1. For each transaction someone must initiate it (with proper and complete information),
  2. Someone must review it while it is in progress (with real-time reporting on transaction/ticket status), and
  3. Someone must correct, complete, approve and finalize it (by producing accurate estimates, work tickets, purchase orders, time-sheets, and invoices).  

Who?  Together both Administration and Sales / Operations must every day to keep the numbers right through IN PROGRESS reporting on ticket status…  or else you will have a mess at the end of the month.

What Happens If You Don’t Have A Trusted System For This Work?

Transactions won’t be corrected and financial reports will suffer accordingly because their is no time to do all the research to fix all the mistakes that naturally get made every day and if not corrected within 2 – 3 days they often become permanent.

Put Down The Bucket.  Pick Up More Profit.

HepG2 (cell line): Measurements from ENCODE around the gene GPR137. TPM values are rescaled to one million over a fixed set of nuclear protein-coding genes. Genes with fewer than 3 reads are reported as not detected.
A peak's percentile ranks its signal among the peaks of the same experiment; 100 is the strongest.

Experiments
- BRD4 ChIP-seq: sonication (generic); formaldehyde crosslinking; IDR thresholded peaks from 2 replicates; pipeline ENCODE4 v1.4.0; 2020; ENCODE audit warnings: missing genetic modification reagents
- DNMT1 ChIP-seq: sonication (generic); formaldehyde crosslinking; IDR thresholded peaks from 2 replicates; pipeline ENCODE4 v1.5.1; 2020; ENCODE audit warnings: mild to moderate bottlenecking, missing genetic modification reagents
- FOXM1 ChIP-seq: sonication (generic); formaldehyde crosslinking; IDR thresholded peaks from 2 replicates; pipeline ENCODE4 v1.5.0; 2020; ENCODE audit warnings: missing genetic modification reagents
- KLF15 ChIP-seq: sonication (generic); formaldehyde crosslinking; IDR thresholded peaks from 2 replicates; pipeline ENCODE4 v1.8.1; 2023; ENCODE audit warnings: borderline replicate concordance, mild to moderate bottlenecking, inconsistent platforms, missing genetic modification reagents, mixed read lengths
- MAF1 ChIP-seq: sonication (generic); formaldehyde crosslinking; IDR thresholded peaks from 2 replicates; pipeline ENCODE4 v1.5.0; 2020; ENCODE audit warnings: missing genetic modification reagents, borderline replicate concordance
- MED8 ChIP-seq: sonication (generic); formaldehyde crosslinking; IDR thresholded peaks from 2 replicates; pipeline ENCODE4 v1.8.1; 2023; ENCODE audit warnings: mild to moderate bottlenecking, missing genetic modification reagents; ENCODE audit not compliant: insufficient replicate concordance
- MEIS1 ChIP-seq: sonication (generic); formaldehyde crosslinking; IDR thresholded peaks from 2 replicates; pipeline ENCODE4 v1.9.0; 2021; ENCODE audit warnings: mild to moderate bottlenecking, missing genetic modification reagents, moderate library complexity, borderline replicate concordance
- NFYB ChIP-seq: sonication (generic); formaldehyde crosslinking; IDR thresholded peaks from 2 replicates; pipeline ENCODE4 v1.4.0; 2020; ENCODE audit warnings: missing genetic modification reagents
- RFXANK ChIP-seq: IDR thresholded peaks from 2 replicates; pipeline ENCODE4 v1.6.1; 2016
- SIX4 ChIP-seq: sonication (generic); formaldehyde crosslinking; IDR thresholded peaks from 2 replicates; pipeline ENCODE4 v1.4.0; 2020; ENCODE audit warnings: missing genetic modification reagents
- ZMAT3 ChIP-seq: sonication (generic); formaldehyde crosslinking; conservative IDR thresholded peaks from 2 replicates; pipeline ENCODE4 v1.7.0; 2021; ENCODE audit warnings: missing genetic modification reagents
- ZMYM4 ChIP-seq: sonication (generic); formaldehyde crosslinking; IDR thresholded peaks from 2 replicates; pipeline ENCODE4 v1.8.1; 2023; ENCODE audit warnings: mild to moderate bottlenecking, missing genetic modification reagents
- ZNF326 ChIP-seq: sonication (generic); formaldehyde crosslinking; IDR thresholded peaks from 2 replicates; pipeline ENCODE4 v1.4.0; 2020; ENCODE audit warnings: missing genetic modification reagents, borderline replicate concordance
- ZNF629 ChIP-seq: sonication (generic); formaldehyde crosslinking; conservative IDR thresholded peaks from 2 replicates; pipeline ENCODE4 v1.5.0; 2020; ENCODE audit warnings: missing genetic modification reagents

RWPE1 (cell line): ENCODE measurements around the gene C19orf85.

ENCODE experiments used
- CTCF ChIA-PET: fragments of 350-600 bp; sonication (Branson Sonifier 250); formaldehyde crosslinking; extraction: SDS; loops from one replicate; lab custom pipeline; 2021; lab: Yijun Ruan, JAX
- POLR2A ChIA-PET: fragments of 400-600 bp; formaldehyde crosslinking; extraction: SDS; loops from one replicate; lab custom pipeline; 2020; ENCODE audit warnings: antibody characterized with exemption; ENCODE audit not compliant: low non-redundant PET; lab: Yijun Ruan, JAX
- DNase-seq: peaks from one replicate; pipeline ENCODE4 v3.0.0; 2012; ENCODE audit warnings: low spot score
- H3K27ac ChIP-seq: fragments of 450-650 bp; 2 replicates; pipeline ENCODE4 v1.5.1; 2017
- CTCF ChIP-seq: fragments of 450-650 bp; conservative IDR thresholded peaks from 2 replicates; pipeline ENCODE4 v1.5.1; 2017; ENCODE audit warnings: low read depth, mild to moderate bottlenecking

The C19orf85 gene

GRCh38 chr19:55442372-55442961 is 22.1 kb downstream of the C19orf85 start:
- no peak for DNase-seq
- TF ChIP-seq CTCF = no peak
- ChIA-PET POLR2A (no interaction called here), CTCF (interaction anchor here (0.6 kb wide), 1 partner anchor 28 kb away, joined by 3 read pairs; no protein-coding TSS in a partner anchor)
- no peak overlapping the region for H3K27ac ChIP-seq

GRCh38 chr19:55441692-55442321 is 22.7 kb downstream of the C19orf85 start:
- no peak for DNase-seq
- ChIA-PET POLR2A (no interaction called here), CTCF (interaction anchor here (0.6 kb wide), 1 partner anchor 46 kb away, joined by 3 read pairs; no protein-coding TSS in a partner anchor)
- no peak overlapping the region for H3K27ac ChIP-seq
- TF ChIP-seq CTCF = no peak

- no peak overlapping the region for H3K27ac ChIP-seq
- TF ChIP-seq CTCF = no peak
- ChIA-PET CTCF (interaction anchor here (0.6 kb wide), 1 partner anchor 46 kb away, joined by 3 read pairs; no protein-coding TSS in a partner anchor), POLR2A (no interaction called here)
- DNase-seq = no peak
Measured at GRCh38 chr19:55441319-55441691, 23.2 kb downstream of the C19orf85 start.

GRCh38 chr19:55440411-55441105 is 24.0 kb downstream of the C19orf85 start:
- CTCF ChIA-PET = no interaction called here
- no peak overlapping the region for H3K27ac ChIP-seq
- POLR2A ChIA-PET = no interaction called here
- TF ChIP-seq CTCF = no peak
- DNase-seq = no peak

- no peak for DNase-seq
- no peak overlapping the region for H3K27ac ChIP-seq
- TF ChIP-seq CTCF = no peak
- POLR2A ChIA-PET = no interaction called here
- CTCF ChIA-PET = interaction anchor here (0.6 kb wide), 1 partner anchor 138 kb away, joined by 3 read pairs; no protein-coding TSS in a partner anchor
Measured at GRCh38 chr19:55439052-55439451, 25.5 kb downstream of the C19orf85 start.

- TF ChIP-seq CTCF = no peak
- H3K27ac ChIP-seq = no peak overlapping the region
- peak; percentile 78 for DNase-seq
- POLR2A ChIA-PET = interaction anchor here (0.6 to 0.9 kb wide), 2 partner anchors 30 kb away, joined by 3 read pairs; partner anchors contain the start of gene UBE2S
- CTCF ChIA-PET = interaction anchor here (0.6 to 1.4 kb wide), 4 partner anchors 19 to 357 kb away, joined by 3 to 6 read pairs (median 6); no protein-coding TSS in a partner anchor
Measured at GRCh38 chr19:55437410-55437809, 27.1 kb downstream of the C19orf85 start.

Yeah, I want to throw up too…  so much work to get it right…  and people say landscaping is an easy business…  But managing transactions is essential to good numbers…  and yes it costs money.  But if you don’t do it, the cost of “bad numbers” is reduced Gross Profit.  So get everyone involved in managing the paperwork flow as outlined here.

 

Can Landscapers Trust Their Numbers? Part Two.

This is the second post in a three part series on business process and financial management for landscape contractors.

Your “Ticket” To True Numbers.

The only way to get true financial accuracy is to adopt a “ticketing” system.  You can manage a ticketing system with spreadsheets but it is time consuming and prone to human error as data must often be re-entered from one spreadsheet to another.